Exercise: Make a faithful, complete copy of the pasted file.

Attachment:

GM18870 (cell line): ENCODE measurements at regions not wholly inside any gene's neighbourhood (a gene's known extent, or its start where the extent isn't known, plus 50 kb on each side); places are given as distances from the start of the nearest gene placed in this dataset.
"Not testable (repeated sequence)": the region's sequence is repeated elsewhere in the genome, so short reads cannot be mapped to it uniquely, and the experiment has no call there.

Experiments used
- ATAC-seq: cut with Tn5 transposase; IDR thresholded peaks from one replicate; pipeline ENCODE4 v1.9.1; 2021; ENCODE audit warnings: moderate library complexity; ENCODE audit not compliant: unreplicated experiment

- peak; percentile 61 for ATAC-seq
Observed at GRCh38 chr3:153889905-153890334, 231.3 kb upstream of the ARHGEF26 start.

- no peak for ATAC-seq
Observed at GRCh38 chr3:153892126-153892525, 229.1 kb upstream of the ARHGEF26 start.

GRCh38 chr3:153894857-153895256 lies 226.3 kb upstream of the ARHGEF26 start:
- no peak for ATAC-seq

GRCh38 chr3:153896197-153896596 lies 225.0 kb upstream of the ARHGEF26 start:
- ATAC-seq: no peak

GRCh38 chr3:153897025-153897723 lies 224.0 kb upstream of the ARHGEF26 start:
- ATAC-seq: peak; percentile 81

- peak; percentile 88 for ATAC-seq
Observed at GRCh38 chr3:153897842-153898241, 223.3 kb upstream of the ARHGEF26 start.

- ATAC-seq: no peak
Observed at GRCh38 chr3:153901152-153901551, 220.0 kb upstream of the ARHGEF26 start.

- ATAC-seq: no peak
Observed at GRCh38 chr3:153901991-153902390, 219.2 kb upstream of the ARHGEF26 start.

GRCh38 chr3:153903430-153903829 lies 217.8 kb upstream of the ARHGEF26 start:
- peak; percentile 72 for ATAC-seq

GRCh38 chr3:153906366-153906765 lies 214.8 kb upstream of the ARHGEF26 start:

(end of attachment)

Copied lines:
GM18870 (cell line): ENCODE measurements at regions not wholly inside any gene's neighbourhood (a gene's known extent, or its start where the extent isn't known, plus 50 kb on each side); places are given as distances from the start of the nearest gene placed in this dataset.
"Not testable (repeated sequence)": the region's sequence is repeated elsewhere in the genome, so short reads cannot be mapped to it uniquely, and the experiment has no call there.

Experiments used
- ATAC-seq: cut with Tn5 transposase; IDR thresholded peaks from one replicate; pipeline ENCODE4 v1.9.1; 2021; ENCODE audit warnings: moderate library complexity; ENCODE audit not compliant: unreplicated experiment

- peak; percentile 61 for ATAC-seq
Observed at GRCh38 chr3:153889905-153890334, 231.3 kb upstream of the ARHGEF26 start.

- no peak for ATAC-seq
Observed at GRCh38 chr3:153892126-153892525, 229.1 kb upstream of the ARHGEF26 start.

GRCh38 chr3:153894857-153895256 lies 226.3 kb upstream of the ARHGEF26 start:
- no peak for ATAC-seq

GRCh38 chr3:153896197-153896596 lies 225.0 kb upstream of the ARHGEF26 start:
- ATAC-seq: no peak

GRCh38 chr3:153897025-153897723 lies 224.0 kb upstream of the ARHGEF26 start:
- ATAC-seq: peak; percentile 81

- peak; percentile 88 for ATAC-seq
Observed at GRCh38 chr3:153897842-153898241, 223.3 kb upstream of the ARHGEF26 start.

- ATAC-seq: no peak
Observed at GRCh38 chr3:153901152-153901551, 220.0 kb upstream of the ARHGEF26 start.

- ATAC-seq: no peak
Observed at GRCh38 chr3:153901991-153902390, 219.2 kb upstream of the ARHGEF26 start.

GRCh38 chr3:153903430-153903829 lies 217.8 kb upstream of the ARHGEF26 start:
- peak; percentile 72 for ATAC-seq

GRCh38 chr3:153906366-153906765 lies 214.8 kb upstream of the ARHGEF26 start: